Ewan McGregor is a man used to zipping up his leathers and hitting the road on his motorbike, but he admits there’s still a certain scepticism around the electric kind.
The Star Wars actor told the Sky News Backstage podcast: “There’s sort of stigma in the bike world… You hear the word hairdryer used…
“But once you’ve ridden one, that all goes away… They’re so fast, they’re noiseless, you really feel the road. It’s a different experience and it’s really cool.”
Putting his money where his mouth is, McGregor completed a 13,000-mile trip through South and Central America late last year with his old pal Charley Boorman.
The journey, which they’ve titled Long Way Up to follow on from their earlier trips Long Way Round and Long Way Down, took them 100 days to complete and saw them whizz through 13 countries and 16 border crossings.
The pair also executive produced the unscripted documentary, which is airing on Apple TV +.
But McGregor admits, it wasn’t all easy running: “The biggest challenge was charging the bikes. Where do you plug that bike into when you’re in the middle of the Bolivian desert or the Atacama Desert or in Patagonia? There are very few places to do that.”
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However, he says the solution turned out to be one of the most rewarding elements of the trip.
“It led us to meet a lot of people because we would literally rock up to people’s houses and knock on the door and ask if we could plug in. If it worked (which it didn’t always), you had two or three hours to hang about and find out about their life.”
Aware that they were travelling in poor, rural areas, they would always pay villagers for the electricity they used.
Boorman, who has been a close friend of McGregor’s for over a decade, says the bikes helped them to get closer to the countries they were travelling through in another way too.
“The experience of riding an electric bike is very different. Because there was no engine noise and no big vibration coming from the bike, it wasn’t as stressful.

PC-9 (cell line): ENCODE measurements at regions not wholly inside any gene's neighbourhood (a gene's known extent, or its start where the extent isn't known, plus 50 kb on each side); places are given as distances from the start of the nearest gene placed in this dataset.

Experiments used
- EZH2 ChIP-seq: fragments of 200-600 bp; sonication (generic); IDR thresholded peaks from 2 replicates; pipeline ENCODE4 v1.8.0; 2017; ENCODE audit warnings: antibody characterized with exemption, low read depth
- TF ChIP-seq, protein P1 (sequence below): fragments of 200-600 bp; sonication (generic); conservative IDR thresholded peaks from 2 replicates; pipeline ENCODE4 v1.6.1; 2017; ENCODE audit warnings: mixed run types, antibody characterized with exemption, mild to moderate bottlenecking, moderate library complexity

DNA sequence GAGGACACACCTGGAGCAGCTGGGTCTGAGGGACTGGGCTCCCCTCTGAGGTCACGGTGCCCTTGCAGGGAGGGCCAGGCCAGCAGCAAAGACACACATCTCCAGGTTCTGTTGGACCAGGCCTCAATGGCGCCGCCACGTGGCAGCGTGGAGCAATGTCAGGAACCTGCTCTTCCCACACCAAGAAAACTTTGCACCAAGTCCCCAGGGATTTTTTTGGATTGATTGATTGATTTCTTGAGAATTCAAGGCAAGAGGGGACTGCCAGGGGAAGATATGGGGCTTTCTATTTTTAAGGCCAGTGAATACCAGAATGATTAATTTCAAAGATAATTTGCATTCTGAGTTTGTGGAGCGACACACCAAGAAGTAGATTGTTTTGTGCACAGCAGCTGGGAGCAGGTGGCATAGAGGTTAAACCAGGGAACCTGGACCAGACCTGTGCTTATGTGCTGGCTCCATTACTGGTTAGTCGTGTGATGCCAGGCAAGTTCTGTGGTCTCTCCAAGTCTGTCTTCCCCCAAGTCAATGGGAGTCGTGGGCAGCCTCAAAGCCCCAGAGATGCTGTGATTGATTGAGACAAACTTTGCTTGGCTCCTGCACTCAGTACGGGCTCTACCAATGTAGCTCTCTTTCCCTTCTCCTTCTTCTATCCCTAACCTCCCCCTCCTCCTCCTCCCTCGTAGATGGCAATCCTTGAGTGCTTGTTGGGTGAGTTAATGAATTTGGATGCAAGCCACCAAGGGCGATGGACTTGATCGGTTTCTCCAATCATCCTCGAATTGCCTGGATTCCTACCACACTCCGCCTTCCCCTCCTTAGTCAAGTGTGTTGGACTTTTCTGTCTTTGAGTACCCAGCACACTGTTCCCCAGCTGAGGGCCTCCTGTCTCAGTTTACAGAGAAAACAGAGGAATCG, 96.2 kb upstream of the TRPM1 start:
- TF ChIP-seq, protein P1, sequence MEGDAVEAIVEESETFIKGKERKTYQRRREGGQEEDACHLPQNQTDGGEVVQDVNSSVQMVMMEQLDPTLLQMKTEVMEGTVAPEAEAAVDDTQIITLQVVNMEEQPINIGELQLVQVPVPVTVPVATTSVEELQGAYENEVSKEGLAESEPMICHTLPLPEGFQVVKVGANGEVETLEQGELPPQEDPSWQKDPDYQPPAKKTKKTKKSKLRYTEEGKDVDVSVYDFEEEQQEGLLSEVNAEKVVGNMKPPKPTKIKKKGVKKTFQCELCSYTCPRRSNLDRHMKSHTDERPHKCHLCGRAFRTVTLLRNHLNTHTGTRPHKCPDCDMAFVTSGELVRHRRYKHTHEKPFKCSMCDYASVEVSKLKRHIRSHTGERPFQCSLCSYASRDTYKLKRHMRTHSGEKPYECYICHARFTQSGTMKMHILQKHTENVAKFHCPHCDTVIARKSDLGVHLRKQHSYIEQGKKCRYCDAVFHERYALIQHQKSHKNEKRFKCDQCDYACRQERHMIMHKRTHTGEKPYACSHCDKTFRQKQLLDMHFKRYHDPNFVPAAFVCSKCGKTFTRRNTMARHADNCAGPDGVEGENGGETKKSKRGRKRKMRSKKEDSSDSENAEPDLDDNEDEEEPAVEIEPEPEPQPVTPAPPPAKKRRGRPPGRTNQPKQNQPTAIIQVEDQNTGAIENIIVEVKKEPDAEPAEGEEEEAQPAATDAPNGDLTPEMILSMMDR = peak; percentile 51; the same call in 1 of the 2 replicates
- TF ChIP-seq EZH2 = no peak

“When you arrived, you weren’t so tired. And when you go through towns, you can hear people talking around you.”
Boorman says it wasn’t just environmental reasons that attracted them to the alternative method: “It was this whole idea that there’s this wave of electric coming along.”
Indeed, a network of charging points was specifically built along the route from the Southern tip of South America to Los Angeles by project partners Rivian, who travelled behind McGregor and Boorman in two prototype pick-up trucks.
McGregor explains: “That network of charges still exists and hopefully will be used by other travellers.”
But he hopes their trip will inspire people in other ways too: “More than encouraging people to do long adventure trips on electric bikes, it’s about just getting people on them in the first place. If we can do that, I’ll be proud.”
Worthy sentiments and sustainability aside, there was still an element of ‘boys on tour’ on this trek, with Swiss cameraman Claudio von Planta bearing the brunt of the japes.
Boorman explains one extra-curricular activity that became a regular part of the trip: “We would sneak out at night or when he wasn’t around and we would hang all sorts of stuff off his motorbike that we’d buy in the markets.
“People on the street would see the bikes, then they’d see Claudio with all this stuff hanging off his motorbike and they loved it!”
Laughing, McGregor adds: “It looked like a float!”
McGregor and Boorman have previous travel form (albeit on conventional motorbikes), travelling from London to New York via central Europe, Ukraine, Kazakhstan, Mongolia, Russia, Canada and the United States on BMW motorbikes for Long Way Round in 2004.
And in 2007 they took another motorcycle trip from John o’ Groats in Scotland to Cape Town in South Africa for Long Way Down (with McGregor’s brother Colin and dad Jim also joining in for sections of the journey).
Incidentally, von Planta the long-suffering cameraman was also part of both previous projects, so was likely aware of what was in store for him on this trip.
This latest journey sees them kick off in the city of Ushuaia at the tip of South America, and travelling through Argentina, Chile, Bolivia, Peru, Ecuador and up through Colombia, Central America and Mexico.
McGregor says it’s their most challenging expedition to date, but caveats that with a cheeky rider: “We were safe. And we get there. But, you know, spoiler. We made it!”
The first three episodes of Long Way Up are on Apple TV+ now, with a new episode added each week.
Hear more from the interview and a review of the show on this week’s episode of Backstage – Sky News’ entertainment podcast.
Source : Sky News